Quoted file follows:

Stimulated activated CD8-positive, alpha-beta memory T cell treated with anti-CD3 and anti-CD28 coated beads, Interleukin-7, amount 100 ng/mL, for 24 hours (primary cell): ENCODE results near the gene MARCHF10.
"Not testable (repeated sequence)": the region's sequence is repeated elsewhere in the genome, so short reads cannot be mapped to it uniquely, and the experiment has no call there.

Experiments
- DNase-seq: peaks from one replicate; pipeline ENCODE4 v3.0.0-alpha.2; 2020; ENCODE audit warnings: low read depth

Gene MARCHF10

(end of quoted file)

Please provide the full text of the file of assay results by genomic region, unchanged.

Stimulated activated CD8-positive, alpha-beta memory T cell treated with anti-CD3 and anti-CD28 coated beads, Interleukin-7, amount 100 ng/mL, for 24 hours (primary cell): ENCODE results near the gene MARCHF10.
"Not testable (repeated sequence)": the region's sequence is repeated elsewhere in the genome, so short reads cannot be mapped to it uniquely, and the experiment has no call there.

Experiments
- DNase-seq: peaks from one replicate; pipeline ENCODE4 v3.0.0-alpha.2; 2020; ENCODE audit warnings: low read depth

Gene MARCHF10